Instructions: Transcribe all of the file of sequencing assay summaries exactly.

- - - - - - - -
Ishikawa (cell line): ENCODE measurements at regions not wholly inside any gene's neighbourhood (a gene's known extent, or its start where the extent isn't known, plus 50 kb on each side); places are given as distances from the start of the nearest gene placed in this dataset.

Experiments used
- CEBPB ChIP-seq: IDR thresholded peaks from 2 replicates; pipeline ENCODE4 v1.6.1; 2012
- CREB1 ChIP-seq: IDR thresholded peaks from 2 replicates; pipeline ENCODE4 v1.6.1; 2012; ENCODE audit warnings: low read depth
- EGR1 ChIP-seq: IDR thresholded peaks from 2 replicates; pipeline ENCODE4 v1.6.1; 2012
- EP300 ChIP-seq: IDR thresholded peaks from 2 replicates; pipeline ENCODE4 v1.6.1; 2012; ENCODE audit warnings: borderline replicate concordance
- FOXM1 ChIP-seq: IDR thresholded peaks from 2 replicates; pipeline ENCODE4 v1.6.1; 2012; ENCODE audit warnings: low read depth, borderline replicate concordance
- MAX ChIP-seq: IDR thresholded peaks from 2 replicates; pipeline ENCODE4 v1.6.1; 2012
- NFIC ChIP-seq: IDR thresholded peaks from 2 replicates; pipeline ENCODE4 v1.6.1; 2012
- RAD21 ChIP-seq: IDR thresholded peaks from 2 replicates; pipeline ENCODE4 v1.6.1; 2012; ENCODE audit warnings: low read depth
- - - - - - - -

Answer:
Ishikawa (cell line): ENCODE measurements at regions not wholly inside any gene's neighbourhood (a gene's known extent, or its start where the extent isn't known, plus 50 kb on each side); places are given as distances from the start of the nearest gene placed in this dataset.

Experiments used
- CEBPB ChIP-seq: IDR thresholded peaks from 2 replicates; pipeline ENCODE4 v1.6.1; 2012
- CREB1 ChIP-seq: IDR thresholded peaks from 2 replicates; pipeline ENCODE4 v1.6.1; 2012; ENCODE audit warnings: low read depth
- EGR1 ChIP-seq: IDR thresholded peaks from 2 replicates; pipeline ENCODE4 v1.6.1; 2012
- EP300 ChIP-seq: IDR thresholded peaks from 2 replicates; pipeline ENCODE4 v1.6.1; 2012; ENCODE audit warnings: borderline replicate concordance
- FOXM1 ChIP-seq: IDR thresholded peaks from 2 replicates; pipeline ENCODE4 v1.6.1; 2012; ENCODE audit warnings: low read depth, borderline replicate concordance
- MAX ChIP-seq: IDR thresholded peaks from 2 replicates; pipeline ENCODE4 v1.6.1; 2012
- NFIC ChIP-seq: IDR thresholded peaks from 2 replicates; pipeline ENCODE4 v1.6.1; 2012
- RAD21 ChIP-seq: IDR thresholded peaks from 2 replicates; pipeline ENCODE4 v1.6.1; 2012; ENCODE audit warnings: low read depth